- Open System Preferences ➙ Network
- Click Advanced…
- Switch to the Hardware tab
- Record your MAC address
Another way to find your MAC address is through System Report:
- Click the Apple icon in the menu bar ➙ About This Mac
- Go to System Report…
- Switch to Network ➙ Locations
- Record your MAC address
The easiest way to figure out a MAC address is via WiFi options:
- Click Control Center in the menu bar
- Option + open WiFi
- Your MAC address is the same as BSSID
Additionally, it’s also easy to find a MAC address on your iPhone:
- Go to Settings ➙ General
- Tap About
- Your iPhone’s MAC address is the same as Wi-Fi Address or Bluetooth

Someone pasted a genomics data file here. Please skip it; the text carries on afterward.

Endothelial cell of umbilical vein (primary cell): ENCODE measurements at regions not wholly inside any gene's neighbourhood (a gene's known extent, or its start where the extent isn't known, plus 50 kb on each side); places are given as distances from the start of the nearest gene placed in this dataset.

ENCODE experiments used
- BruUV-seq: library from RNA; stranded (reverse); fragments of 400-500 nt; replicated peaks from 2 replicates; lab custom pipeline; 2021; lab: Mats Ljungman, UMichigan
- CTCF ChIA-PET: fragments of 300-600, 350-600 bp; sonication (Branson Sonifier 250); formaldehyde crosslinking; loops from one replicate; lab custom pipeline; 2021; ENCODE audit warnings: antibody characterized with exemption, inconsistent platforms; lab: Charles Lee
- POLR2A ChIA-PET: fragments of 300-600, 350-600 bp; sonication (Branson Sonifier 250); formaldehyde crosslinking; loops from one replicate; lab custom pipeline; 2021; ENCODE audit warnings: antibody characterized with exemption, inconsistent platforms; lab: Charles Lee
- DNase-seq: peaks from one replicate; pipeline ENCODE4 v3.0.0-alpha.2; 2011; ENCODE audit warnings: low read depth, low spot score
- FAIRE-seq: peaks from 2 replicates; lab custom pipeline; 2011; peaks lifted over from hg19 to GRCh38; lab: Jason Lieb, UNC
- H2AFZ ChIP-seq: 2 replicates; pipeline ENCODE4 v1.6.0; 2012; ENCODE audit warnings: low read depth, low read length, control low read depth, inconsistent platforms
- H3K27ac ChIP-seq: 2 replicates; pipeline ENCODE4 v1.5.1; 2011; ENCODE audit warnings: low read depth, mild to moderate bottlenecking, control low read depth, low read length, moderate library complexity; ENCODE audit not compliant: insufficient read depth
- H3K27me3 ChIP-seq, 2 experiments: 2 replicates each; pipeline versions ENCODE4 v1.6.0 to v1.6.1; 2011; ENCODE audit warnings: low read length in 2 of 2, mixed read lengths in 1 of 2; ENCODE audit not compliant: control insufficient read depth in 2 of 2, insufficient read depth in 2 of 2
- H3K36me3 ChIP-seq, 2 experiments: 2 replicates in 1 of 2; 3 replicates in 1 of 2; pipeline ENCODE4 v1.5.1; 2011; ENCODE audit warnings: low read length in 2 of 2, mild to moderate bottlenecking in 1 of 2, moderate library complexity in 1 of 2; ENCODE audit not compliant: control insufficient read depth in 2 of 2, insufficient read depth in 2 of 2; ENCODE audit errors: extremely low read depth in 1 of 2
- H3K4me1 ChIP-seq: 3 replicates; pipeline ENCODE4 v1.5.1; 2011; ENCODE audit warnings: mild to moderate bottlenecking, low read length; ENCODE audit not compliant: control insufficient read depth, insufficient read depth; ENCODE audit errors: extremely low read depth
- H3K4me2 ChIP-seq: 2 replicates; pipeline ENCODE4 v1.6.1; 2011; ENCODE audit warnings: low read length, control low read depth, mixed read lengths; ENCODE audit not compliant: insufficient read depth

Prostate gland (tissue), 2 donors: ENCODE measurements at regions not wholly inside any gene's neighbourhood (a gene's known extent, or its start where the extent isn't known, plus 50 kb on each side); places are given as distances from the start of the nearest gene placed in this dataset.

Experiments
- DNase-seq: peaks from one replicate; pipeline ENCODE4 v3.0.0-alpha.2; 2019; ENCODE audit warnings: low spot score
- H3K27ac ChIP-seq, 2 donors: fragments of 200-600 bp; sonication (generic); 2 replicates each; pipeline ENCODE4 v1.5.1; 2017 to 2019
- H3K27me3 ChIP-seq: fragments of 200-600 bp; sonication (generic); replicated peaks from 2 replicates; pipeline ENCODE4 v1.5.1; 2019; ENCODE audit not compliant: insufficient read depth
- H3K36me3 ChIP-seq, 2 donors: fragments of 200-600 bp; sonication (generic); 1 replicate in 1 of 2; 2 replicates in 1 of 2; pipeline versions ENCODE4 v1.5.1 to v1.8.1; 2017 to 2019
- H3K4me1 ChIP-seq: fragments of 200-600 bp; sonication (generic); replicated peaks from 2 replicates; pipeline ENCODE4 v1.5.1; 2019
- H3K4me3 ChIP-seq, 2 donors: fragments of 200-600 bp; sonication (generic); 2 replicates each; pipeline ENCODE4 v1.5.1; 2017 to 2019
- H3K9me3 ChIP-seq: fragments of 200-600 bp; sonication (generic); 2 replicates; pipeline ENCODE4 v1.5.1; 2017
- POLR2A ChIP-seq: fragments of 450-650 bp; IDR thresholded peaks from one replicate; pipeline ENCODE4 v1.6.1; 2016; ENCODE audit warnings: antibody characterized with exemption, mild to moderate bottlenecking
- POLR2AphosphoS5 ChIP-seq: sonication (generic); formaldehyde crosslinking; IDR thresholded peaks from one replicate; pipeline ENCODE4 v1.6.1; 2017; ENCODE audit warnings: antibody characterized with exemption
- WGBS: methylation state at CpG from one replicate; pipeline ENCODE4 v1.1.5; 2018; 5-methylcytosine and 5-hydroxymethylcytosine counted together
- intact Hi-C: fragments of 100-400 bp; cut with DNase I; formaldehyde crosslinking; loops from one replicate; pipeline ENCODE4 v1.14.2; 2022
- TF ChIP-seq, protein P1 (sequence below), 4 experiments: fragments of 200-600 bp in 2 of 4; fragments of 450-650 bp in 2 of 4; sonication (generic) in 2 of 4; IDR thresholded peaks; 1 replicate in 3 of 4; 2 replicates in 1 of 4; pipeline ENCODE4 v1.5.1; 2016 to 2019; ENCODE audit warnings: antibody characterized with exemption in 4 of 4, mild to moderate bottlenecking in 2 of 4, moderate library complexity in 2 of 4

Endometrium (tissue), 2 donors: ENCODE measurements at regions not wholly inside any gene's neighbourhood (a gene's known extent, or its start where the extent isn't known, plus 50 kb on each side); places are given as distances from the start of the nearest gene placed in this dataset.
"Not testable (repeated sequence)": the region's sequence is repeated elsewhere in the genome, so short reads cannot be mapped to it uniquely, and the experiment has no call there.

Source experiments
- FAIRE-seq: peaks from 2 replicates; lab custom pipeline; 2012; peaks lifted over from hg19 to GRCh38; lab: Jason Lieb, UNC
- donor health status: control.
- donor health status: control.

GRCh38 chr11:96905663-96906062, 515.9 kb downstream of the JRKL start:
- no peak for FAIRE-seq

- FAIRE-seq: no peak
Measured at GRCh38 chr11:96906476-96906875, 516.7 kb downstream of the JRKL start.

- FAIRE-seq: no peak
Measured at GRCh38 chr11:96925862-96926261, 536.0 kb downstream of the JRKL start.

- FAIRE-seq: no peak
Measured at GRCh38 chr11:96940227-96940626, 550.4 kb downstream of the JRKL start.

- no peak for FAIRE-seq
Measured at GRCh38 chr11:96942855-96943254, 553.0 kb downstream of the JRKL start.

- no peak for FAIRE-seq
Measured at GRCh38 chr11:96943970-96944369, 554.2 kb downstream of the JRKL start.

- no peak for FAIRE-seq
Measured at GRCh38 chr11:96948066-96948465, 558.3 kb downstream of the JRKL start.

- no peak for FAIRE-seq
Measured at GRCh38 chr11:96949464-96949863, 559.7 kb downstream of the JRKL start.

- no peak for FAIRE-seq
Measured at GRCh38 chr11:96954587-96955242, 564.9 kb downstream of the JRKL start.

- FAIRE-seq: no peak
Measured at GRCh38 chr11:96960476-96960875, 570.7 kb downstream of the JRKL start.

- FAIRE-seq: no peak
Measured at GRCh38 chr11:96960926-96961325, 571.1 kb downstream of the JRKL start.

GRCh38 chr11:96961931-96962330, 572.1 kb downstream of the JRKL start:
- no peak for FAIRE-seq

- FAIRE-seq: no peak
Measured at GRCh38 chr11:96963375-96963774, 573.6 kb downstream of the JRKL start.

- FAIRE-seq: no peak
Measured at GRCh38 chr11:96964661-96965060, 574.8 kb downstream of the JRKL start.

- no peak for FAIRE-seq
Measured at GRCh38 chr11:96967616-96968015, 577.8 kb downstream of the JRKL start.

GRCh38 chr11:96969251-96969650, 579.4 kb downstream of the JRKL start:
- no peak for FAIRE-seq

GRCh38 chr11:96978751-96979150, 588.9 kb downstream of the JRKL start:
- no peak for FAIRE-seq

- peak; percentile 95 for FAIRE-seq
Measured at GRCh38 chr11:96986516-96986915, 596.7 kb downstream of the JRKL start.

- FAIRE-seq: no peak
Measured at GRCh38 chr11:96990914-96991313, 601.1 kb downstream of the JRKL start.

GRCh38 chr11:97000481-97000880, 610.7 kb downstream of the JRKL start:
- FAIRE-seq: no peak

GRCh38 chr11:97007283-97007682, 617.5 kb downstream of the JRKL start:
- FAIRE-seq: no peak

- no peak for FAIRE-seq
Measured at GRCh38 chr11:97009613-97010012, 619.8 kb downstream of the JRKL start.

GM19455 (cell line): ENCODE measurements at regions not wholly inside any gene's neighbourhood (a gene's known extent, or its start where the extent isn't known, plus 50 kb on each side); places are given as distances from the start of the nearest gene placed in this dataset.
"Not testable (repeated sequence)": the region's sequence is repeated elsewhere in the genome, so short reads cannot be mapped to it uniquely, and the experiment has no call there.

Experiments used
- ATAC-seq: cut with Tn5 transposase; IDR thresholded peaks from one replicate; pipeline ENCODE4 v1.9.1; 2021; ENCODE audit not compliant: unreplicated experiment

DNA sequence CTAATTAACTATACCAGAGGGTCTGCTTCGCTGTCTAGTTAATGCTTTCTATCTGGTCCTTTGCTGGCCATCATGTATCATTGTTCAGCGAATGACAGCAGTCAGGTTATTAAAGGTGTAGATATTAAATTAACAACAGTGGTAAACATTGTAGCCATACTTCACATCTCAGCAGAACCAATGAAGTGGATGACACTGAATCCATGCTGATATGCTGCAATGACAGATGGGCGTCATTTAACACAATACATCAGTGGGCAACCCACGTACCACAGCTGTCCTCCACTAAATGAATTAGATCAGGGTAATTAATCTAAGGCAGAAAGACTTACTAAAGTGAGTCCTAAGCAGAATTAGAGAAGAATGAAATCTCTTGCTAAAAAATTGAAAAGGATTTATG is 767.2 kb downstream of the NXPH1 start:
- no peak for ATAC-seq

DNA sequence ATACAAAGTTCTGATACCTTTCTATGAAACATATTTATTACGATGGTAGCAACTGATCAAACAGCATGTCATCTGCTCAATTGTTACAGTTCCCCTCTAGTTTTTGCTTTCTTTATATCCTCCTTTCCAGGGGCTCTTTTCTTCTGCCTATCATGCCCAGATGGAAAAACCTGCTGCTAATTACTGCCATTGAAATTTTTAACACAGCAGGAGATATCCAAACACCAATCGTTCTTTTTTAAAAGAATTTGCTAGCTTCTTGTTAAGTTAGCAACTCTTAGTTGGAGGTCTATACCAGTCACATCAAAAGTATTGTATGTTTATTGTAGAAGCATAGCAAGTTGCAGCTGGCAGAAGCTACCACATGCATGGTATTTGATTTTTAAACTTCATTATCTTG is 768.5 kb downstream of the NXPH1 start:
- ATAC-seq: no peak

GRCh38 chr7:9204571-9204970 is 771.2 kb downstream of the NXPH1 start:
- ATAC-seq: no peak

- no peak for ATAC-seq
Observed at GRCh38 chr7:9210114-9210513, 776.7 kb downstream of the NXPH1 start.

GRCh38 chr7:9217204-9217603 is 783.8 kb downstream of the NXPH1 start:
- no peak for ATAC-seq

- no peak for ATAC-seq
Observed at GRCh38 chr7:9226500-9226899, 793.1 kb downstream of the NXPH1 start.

On most other network devices (e.g. routers), the MAC address is actually written at the bottom.
But what’s an easier and more informative way to look up a router’s MAC address from anywhere?
WiFi Explorer is by far the most advanced analytical tool for your network. At a glance, this app gives you all possible information you could need, from your router’s MAC address (BSSID) to noise levels, to signal strength, to channel width, and more.
You also get real-time visual graphs that let you identify any issues and fix them with a built-in troubleshooting guide. A comprehensive network solution!
Alternatively, take a look at NetSpot. While the app is similar to WiFi Explorer in terms of the information it gives you and its troubleshooting capabilities, what sets NetSpot apart is an accurate WiFi signal test across your space. Simply upload a plan of your home or draw one and test how the signal changes in different rooms. Once you have a precise map, you can decide to add WiFi extenders, for example, to make the internet faster everywhere.
How to change MAC address